"You are not trying to make people become HIV positive, or increase their risk; we make sure that all participants are counselled, have an adequate supply of condoms, and receive other prevention measures," she told IRIN/PlusNews.

Problems and pitfalls

A week after the CONRAD announcement, public outrage erupted following sensational media coverage and health minister Manto Tshabalala-Msimang ordered a probe into the trials involving just over 600 women in KwaZulu-Natal Province.

"To make matters worse, people interviewed [in the article] weren't in our trial - not one of the trials that we as the unit had implemented ... it was just mischief making, and bad reporting," Govinden commented.

She said it was unfortunate that the health department and the national ethics committee "actually chose to believe" the media, despite the "blatant inconsistencies" in the reports; the health department had received regular updates on the progress of the trials, and had been informed of the closure before the news broke.

"As the principal investigator of the Durban site, you may think I'm biased, but the trial was conducted in the best way possible," Govinden said.


Photo: IRIN
NGOs working to mobilise communities to participate in microbicide trials now have their work cut out for them.

Nevertheless, there is always room for improvement. In their report looking at South Africa's experience of the closure of the trials, Govinden and Ramjee suggested that quarterly meetings between the department of health, other governing bodies and researchers be held more often, as the current frequency of meetings was "clearly not sufficient".

The ethical review of clinical trials also needed to be strengthened, so that there would be "no doubts created about the trial conduct when there are unexpected trial outcomes". According to the report, regulatory bodies approve clinical trials, but do not conduct site reviews often enough, mainly because of a lack of human capacity.

Ntokozo Madlala, an advocacy officer at the Gender AIDS Forum, a non-governmental organisation monitoring microbicide trials in South Africa, acknowledged that "they [the MRC] were very efficient in getting us the results and tracing the participants," but had underestimated the power of the media, and had not worked closely enough with community advocates.

Many South Africans found the media accusations plausible because they appeared to confirm long-held suspicions of Western medicine; despite attempts to ensure that the correct facts were published, the public was more attracted to the sensational articles.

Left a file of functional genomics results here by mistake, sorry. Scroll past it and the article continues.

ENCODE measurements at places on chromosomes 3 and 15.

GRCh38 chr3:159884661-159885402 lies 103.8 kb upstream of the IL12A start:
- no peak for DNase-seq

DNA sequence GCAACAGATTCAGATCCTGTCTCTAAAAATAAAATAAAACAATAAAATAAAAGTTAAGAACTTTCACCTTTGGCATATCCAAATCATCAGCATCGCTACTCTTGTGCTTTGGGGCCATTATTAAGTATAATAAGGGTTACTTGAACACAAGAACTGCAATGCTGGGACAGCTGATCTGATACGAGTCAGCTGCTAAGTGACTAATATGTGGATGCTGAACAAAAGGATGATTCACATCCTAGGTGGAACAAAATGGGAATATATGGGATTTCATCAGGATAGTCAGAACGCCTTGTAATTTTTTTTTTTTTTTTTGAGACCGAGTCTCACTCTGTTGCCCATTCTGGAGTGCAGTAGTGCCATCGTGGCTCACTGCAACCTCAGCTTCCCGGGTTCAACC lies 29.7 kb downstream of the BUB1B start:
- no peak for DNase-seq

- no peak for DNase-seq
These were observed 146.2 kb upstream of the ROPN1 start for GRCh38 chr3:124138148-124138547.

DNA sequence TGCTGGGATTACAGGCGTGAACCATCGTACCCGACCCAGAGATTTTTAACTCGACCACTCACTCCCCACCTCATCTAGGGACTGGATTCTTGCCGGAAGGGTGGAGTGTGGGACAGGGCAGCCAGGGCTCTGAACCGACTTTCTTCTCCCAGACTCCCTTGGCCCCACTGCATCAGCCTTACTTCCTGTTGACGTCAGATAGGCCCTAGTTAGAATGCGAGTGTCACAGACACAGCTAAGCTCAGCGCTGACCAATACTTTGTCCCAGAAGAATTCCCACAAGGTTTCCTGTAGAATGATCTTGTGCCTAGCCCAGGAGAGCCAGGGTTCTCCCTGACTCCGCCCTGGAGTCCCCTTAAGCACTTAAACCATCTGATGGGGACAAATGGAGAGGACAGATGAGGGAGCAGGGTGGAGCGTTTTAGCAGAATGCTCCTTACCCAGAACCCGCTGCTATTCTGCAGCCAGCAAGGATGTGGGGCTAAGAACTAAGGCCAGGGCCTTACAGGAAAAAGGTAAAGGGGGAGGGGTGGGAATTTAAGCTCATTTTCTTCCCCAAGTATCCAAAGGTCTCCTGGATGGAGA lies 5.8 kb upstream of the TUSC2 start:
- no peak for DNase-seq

"I think the most important lesson that we learned from the cellulose sulphate trial is that when embarking on such major research, communities, the media, researchers and the population involved have to be prepared for any outcome that can occur," said Dr Khatijah Ahmed, a principal investigator of a South African trial of the microbicide gel, Carraguard, run by the Population Council, an international non-profit organisation.

Picking up the pieces

After the damage caused by the negative publicity of the trial closure, organisations working to mobilise communities to participate in microbicide trials now have their work cut out for them.

"It's so important that there's education, especially of the media ... the news was disappointing, but the greater disappointment was the way in which the media handled the news," said Ahmed, whose trial results are expected to be released at the end of the year. She admitted that efforts to motivate the community would be "so much more difficult" next time around.

Read more on the trials and tribulations of HIV prevention research
 What's in it for participants?
 Vaccine trial volunteers
 Community involvement - more than just window dressing? 

According to Govinden, many people in the communities they were currently working in were under the incorrect impression that the minister had called for all microbicide trials to be stopped, and also believed that the gel inserted had contained HIV.

Nomusa (last name withheld), 33, a participant in the cellulose sulphate trial, finished her year-long course of the microbicide gel in November 2006. A peer educator who had recruited many women to enrol in the trial, Nomusa was often being stopped in the street and asked to account for why she had made people use "the gel with HIV".

The mother of four told IRIN/PlusNews that she would not encourage any more women to participate in other microbicide trials because it would be too difficult to get them to join. "People are always asking me how I am; they think I have HIV ... they don't believe me, they still believe the papers."

kn/he/jk


This article was produced by IRIN News while it was part of the United Nations Office for the Coordination of Humanitarian Affairs. Please send queries on copyright or liability to the UN. For more information: https://shop.un.org/rights-permissions